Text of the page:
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A good, end-of-season list of needed irrigation maintenance and repairs can help irrigators prevent in-season system breakdowns and delays in watering during next summer. Michigan State University Extension advises creating a plan for tackling repairs, and ideally making the repairs, before winter sets in. Often, there are special fall pricing and incentives for parts, service and repair work that is booked during fall and winter months. Using a smart phone to take photos and jotting down notes can help create a detailed repair list and makes it easy to send to others.
Put the center pivot system in motion and listen
Listen to each center pivot tower drive system to detect a damaged gear box or worn bearings. Identify gear box leaks and note or mark with a crayon for later repair.
Check wheels and tires
Inspect wheels for loose lug bolts and tires for cracks and wear. If you add air to tires in the fall and they are not still full in the spring, they need to be replaced or at least patched.
Listen to your traveler
Drive system noise can help you identify needed off-season repairs. Take time to listen to the traveler drive system at the point of greatest stress—beginning of the run for hard hose traveler, or end of the run or pull for soft hose systems. Note squeals and knocks that can indicate bearing or equipment wear.
Inspect the distribution system
Turn the water on and walk the length of the system or coverage area and list all the needed repairs. Leaks, bad seals and worn out sprinklers can be marked with a crayon or photographed and will eliminate the need to run water as you make repairs over fall and winter. Watch big guns and endguns for a few cycles. Hesitations in advancing around the semi-circle or in reversing are indications of a needed tune-up or bearing and seal replacement.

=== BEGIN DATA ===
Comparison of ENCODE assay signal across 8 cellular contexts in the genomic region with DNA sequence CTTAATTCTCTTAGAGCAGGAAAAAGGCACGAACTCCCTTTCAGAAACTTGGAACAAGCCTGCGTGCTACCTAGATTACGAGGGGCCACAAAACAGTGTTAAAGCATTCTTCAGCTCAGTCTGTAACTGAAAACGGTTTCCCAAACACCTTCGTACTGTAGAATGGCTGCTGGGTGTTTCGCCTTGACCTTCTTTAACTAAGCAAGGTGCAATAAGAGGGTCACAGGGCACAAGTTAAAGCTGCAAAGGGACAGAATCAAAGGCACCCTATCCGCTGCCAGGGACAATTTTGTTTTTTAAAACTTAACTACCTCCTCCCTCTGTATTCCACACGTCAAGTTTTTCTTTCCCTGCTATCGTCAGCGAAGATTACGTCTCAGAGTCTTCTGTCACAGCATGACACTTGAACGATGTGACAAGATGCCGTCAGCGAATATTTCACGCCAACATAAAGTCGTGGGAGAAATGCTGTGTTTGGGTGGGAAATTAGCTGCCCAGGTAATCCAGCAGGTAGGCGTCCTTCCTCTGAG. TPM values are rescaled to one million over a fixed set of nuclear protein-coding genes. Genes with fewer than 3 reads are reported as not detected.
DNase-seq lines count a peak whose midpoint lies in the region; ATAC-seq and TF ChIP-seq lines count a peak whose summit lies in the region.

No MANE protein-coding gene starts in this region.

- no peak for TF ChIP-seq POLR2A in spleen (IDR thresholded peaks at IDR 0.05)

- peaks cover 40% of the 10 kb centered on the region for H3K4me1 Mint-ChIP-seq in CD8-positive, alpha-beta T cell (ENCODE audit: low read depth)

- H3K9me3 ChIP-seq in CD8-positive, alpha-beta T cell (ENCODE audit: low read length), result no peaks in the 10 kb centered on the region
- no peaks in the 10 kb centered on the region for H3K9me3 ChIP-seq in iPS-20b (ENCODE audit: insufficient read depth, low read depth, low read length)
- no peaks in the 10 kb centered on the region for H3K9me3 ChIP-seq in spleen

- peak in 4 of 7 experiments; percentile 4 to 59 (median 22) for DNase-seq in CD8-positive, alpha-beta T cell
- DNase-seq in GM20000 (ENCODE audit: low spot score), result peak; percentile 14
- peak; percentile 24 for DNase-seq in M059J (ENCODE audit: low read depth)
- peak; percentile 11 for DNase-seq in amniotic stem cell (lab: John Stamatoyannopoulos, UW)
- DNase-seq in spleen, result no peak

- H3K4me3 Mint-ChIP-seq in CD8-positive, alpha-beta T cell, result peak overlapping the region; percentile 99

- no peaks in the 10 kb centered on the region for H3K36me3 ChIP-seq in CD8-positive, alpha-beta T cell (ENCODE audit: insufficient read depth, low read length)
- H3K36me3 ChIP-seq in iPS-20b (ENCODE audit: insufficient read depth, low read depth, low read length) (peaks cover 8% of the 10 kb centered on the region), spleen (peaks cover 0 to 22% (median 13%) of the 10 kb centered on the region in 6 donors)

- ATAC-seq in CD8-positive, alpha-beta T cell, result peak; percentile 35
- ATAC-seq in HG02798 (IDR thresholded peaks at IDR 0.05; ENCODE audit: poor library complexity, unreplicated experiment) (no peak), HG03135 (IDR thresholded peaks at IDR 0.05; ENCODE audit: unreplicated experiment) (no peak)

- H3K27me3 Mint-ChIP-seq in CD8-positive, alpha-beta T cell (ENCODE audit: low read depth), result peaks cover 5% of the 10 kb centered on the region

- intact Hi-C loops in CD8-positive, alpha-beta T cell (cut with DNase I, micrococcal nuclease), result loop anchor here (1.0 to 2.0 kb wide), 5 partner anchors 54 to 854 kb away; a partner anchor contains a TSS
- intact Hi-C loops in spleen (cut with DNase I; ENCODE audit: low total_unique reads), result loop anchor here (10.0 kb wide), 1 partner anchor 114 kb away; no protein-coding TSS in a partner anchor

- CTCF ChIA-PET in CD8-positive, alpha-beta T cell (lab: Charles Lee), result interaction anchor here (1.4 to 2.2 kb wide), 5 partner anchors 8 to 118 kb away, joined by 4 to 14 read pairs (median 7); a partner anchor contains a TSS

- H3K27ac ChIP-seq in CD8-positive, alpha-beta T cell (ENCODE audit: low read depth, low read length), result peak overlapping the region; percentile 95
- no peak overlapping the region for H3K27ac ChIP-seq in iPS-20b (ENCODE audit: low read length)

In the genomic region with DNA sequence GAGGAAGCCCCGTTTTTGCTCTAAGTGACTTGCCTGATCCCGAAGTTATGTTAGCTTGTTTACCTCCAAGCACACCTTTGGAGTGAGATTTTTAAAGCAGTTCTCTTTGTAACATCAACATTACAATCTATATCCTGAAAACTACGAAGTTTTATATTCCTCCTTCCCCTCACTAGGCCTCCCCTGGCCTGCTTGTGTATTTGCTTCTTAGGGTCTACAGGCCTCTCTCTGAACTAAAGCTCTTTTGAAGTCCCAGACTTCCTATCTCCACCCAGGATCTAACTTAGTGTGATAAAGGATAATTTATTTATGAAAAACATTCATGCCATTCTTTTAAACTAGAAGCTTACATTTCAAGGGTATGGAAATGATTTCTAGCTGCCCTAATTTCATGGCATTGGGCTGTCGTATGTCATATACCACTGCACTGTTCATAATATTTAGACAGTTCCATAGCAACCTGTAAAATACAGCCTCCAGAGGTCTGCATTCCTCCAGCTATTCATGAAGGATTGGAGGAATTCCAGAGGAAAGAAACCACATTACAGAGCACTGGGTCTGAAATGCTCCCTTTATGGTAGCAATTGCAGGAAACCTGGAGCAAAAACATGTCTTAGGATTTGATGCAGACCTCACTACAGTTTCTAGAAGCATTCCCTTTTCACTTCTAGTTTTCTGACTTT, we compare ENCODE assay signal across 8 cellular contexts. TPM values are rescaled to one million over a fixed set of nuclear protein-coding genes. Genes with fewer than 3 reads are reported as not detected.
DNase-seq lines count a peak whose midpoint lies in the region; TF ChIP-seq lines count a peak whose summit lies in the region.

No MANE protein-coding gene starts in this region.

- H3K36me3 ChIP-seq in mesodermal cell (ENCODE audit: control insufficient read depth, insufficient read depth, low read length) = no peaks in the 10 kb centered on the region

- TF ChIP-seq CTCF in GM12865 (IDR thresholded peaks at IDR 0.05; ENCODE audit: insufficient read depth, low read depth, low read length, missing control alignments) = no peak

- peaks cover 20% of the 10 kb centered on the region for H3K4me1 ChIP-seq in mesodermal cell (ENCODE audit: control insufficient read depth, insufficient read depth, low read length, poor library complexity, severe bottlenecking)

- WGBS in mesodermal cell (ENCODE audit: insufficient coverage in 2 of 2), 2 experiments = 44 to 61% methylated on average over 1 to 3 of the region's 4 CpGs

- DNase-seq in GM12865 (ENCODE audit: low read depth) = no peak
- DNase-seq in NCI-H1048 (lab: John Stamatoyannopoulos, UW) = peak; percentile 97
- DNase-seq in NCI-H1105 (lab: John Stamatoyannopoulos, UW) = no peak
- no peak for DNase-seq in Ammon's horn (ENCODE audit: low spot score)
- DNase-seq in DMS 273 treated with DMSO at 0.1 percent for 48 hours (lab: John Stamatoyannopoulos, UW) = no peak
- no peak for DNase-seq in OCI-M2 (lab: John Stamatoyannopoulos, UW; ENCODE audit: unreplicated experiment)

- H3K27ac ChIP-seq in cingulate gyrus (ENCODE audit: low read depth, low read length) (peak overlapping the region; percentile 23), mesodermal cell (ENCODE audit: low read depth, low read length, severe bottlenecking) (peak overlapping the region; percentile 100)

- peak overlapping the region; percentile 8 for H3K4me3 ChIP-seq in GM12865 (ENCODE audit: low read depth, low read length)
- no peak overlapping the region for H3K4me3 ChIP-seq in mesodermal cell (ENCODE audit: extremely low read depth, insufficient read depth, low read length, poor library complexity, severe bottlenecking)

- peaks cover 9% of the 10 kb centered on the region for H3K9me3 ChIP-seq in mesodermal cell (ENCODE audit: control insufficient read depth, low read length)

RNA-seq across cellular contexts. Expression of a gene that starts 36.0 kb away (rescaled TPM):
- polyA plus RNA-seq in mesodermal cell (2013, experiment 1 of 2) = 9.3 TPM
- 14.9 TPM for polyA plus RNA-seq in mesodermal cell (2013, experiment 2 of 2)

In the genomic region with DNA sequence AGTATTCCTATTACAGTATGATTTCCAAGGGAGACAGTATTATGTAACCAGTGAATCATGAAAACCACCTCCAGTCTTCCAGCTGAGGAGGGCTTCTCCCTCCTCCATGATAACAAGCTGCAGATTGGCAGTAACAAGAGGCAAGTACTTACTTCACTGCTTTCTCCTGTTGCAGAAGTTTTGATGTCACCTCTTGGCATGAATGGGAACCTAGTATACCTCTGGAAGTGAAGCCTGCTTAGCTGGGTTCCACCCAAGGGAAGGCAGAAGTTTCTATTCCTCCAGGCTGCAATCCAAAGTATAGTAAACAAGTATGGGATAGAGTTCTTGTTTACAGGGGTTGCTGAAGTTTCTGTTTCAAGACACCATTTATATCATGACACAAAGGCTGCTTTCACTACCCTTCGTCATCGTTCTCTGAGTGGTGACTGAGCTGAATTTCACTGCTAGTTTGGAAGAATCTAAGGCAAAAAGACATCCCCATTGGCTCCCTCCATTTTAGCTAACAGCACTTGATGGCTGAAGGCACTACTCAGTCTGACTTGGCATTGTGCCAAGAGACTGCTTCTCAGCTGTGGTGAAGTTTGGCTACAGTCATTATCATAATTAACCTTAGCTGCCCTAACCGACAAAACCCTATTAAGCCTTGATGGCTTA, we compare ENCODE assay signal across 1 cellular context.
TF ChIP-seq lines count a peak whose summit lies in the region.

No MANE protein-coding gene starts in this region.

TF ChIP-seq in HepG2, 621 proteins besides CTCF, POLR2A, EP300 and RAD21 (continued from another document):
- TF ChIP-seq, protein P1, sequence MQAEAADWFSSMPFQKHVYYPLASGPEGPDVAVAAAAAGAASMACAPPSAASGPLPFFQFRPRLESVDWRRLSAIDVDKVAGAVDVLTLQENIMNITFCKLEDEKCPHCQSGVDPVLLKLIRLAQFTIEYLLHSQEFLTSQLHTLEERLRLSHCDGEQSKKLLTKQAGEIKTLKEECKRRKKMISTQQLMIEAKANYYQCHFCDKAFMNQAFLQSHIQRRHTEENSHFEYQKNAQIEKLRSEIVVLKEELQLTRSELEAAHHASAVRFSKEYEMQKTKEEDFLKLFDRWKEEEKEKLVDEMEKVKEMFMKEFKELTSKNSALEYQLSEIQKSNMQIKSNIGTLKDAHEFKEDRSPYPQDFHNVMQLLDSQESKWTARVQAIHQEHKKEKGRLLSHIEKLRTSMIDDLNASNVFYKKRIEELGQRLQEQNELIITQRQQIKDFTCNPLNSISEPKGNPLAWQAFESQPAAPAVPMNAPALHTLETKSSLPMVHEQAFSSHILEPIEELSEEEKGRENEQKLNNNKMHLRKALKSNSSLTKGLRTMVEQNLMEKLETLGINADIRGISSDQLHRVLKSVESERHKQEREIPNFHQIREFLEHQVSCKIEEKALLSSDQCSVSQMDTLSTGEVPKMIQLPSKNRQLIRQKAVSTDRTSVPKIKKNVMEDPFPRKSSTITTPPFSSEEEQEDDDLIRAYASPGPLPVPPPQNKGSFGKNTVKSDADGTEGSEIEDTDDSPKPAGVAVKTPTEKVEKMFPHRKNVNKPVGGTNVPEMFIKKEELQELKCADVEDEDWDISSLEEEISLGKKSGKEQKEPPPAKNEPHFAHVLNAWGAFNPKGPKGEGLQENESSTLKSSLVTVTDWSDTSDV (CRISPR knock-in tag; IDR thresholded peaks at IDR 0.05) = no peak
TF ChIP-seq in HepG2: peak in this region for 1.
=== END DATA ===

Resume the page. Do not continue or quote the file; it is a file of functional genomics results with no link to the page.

Check out the pressure gauge
First, make sure your pressure gauge works. A good gauge should return to zero when system pressure is relieved and should show the fluctuation in system pressure as the endgun or addition sprinklers are turned on and off. Pressure gauges provide very important information on the performance of your system.
If you question the accuracy of your gauge, replace it with a good quality liquid filled one. Mounting gauges on an isolator or upright section of pipe 4 to 5 inches in length allows the gauge to read the compressed air in the pipe rather than being constantly exposed to water, thus reducing rust accumulation and fouling.
Note the end-of-season operating pressure
With a good gauge, note the date and operating pressure. A log of operating pressures taken periodically throughout the season should highlight performance of the pump/screen and the static water level the pump pulls from. Expect that normal seasonal fluctuation will create a lower pressure reading in late summer/early fall than a spring reading when water levels are at seasonal highs.
Measure water flow
Many irrigators just have an educated guess at the flow their system puts out. A flow meter can give you a simple, quick look at your system’s output. Late summer/early fall is the low point in the annual cycle for surface water and ground water static water level. Compare the sprinkler package criteria to your measured flow and make adjustments as needed. Many dealers have the capacity to measure irrigation flow for their clients. Several well drillers and maintenance companies offer well testing programs. Be cautious of in-line impeller style flow meters. Most impeller style flow meters require annual calibration to be accurate—misinformation can be worse than a guess.